Sarah Burton’s Legacy of Female Celebration

Bronwyn discusses the Alexander McQueen Spring 2024 collection – head designer Sarah Burton’s final show for the fashion house.

Once Helmut Lang’s show premiered on September 8th, fashion month had officially begun. Global fashion brands’ Spring 2024 quickly flooded the pages of fashion editorials, style pages and the profiles of influencers around the world. Whilst now, a month later, it is hard to imagine the chaos fashion week brings in the cities of New York, London, Milan and Paris, memories of the 2024 collections continue to linger.

In particular, the striking and alluring designs of Anatomy II continue to inspire wonder and invite discussions regarding the stylistic motivation of Sarah Burton, head designer at Alexander McQueen, for which the collection was made all the more poignant since this was Burton’s final show with the house after over two decades.

Throughout the collection, Burton exhibited the concept of strength, beauty and above all empowerment in the female body, with this concept reinventing itself through the employment of a range of female symbolism during the show. Whilst the range of imagery may be argued to contradict one another, it is in fact through these juxtapositions that Burton effectively demonstrates the diverse and resilient capability of both the female body and spirit.

As the show began, Kaia Gerber debuted a black mini dress, with her hair tightly pulled back, framed by gold earrings. The fitted design of the dress, with a panelled torso, padded shoulder pads and sharp slits at the shoulder and in the central chest area, cut a sharp silhouette in its rigid armour-like form. As alternative looks took to the runway, Burton further experimented with the depiction of armour, for example in the metallic bodices and skirts worn by Ceretti, Bol and Campbell, connoting the medieval armour worn by female warriors (see Versace’s portrayal of Joan of Arc in Zendaya’s outfit at the MET Gala 2018 for an alternative approach to this idea). Furthermore, the design of the bodice was a particularly prominent feature in the collection, for example model Rachel Marx, wore a gold winged breastplate, referencing classical female figures such as Bellona, ancient Roman goddess of war.



Burton’s designs also drew interesting parallels with the designs of female period garments whose purpose was to both accentuate a female’s ‘womaness’ whilst shrouding her in humility and mystery. Burton has cited Elizabeth I as a key source of inspiration for this collection and has sought to pay homage to her legacy as a fearless leader. One of Burton’s designs from the collection included a white net dress, adorned in silver and diamond embellishment, referencing one of Elizabeth I’s most recognised paintings. In this, her power is conveyed through her elaborate dress, in particular the details of lace that portray her as an ethereal being. Although created centuries apart, both designs successfully celebrate female strength through the use of soft, elaborate details.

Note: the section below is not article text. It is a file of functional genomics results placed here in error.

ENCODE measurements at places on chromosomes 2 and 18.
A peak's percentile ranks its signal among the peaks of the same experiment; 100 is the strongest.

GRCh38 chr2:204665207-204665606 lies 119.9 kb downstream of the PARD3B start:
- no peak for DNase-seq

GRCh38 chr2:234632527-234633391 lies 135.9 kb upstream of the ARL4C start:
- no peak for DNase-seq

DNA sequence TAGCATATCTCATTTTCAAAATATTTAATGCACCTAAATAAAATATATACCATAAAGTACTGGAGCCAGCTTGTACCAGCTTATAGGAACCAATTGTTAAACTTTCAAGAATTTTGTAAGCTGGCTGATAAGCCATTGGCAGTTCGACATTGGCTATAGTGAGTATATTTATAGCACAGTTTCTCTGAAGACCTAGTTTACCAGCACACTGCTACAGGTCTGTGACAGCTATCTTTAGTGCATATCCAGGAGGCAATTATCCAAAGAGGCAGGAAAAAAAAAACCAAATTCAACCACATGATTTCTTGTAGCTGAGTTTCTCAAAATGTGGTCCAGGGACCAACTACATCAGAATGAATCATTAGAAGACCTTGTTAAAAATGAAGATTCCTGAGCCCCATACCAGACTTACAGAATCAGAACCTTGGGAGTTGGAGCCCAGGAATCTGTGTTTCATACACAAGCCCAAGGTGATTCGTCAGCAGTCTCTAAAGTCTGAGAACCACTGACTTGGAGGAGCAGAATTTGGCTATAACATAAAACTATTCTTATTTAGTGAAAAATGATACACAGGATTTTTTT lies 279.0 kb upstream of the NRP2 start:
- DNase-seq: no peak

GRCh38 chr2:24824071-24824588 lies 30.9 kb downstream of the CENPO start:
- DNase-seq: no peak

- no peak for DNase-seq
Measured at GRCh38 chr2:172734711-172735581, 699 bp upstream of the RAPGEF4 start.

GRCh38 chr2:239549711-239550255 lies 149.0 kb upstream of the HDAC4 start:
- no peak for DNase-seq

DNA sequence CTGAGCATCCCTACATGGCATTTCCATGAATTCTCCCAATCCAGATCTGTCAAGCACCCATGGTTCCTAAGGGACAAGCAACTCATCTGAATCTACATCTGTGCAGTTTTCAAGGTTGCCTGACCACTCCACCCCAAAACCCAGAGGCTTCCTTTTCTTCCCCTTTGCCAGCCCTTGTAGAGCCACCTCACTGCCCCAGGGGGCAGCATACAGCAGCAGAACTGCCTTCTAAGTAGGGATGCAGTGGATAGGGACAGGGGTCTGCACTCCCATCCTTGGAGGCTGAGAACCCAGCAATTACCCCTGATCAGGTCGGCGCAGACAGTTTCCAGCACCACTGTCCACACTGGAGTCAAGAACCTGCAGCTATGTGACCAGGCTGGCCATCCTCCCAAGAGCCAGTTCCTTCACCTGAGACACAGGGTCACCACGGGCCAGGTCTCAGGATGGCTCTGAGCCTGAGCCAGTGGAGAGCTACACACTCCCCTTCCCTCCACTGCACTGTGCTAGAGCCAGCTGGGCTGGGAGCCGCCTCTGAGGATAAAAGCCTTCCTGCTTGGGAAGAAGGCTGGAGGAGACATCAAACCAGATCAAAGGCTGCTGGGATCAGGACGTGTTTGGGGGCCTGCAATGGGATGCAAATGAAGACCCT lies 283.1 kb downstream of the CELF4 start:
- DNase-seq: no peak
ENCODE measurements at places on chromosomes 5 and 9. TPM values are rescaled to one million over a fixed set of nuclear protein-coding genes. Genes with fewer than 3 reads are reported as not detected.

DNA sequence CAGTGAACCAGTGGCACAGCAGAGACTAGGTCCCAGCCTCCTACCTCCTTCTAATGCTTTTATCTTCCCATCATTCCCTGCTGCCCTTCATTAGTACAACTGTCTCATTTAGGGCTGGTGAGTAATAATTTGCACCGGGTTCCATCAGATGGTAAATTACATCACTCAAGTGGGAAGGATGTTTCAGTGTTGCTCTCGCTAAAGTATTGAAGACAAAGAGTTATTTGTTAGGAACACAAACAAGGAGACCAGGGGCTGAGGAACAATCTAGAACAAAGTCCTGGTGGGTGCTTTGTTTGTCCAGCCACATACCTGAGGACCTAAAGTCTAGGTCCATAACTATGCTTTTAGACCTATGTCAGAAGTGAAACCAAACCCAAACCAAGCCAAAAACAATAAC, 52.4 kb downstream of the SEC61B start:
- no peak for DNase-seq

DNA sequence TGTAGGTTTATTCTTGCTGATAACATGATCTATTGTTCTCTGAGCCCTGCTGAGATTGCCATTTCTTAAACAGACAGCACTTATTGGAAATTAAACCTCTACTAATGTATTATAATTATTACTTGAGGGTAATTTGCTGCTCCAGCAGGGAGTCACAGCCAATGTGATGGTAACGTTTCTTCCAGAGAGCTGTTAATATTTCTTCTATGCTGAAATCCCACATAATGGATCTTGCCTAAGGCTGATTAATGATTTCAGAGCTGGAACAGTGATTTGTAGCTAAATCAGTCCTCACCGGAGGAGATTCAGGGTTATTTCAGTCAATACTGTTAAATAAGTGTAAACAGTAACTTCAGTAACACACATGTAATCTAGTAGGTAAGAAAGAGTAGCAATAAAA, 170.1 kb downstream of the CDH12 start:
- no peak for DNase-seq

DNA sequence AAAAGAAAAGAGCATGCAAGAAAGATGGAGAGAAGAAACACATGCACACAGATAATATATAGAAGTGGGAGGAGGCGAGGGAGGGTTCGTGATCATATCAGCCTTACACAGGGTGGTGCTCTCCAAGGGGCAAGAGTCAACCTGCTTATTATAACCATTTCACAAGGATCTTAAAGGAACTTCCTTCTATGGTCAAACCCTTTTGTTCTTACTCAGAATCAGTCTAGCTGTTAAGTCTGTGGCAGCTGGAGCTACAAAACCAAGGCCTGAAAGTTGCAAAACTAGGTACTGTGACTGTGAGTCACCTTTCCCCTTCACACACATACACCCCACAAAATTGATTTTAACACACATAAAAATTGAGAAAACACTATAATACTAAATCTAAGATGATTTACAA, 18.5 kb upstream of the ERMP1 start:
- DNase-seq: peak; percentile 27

The influence of Elizabeth I upon this collection is also evident through the motif of the red rose. In its placement upon a white dress, the rose references the British heritage of the McQueen house. However, in its reinterpretation in the dress modelled by Bamigboye, the rose makes far greater reference to ideas of fertility. The design of this dress also connotes artist Magdalena Abakanowicz’s work Abakans, which through its exploration of female symbolism, portrays the pain, sacrifice and power tied to female anatomy. Burton has cited Abakanowicz’s trajectory as an artist as immensely inspiring due to the determination she has demonstrated in the face of severe adversity. The red woven threads of Abakanowicz’s sculpture may also be perceived in the trailing red threads of the dress modelled by Sjöberg. Burton arguably elicits a hint of irony in this design, as the threads fall from a reaching hand that may connote Michelangelo’s The Creation of Adam. However, Burton reinterprets this traditional narrative, to instead credit female anatomy as the source of continual creation.



As the show drew to a close and Burton, for once, walked the full track of the runway, she was greeted by adoration and applause for the work she has produced for the house over the past 26 years. Within these final designs, Burton has left a collection that captures the multidimensional essence of what it is to be a woman. Her garments portray the ethereal beauty of female anatomy, reflected in soft, delicate designs, paralleled by alternative designs of rigid, bold, and strict silhouettes that capture the strength that has always been demanded of women. As Burton leaves the house of McQueen, she leaves a legacy that will remember her celebration and her empowerment of the female form and spirit.

Images are taken from the Alexander McQueen Spring 2024 runway show; The Rainbow Portrait, Marcus Gheeraerts the Younger, 1600; The Phoenix Portrait, Nicholas Hilliard, 1575; Abakans, Magdalena Abakanowicz, 2022; The Creation of Adam, Michelangelo, 1512





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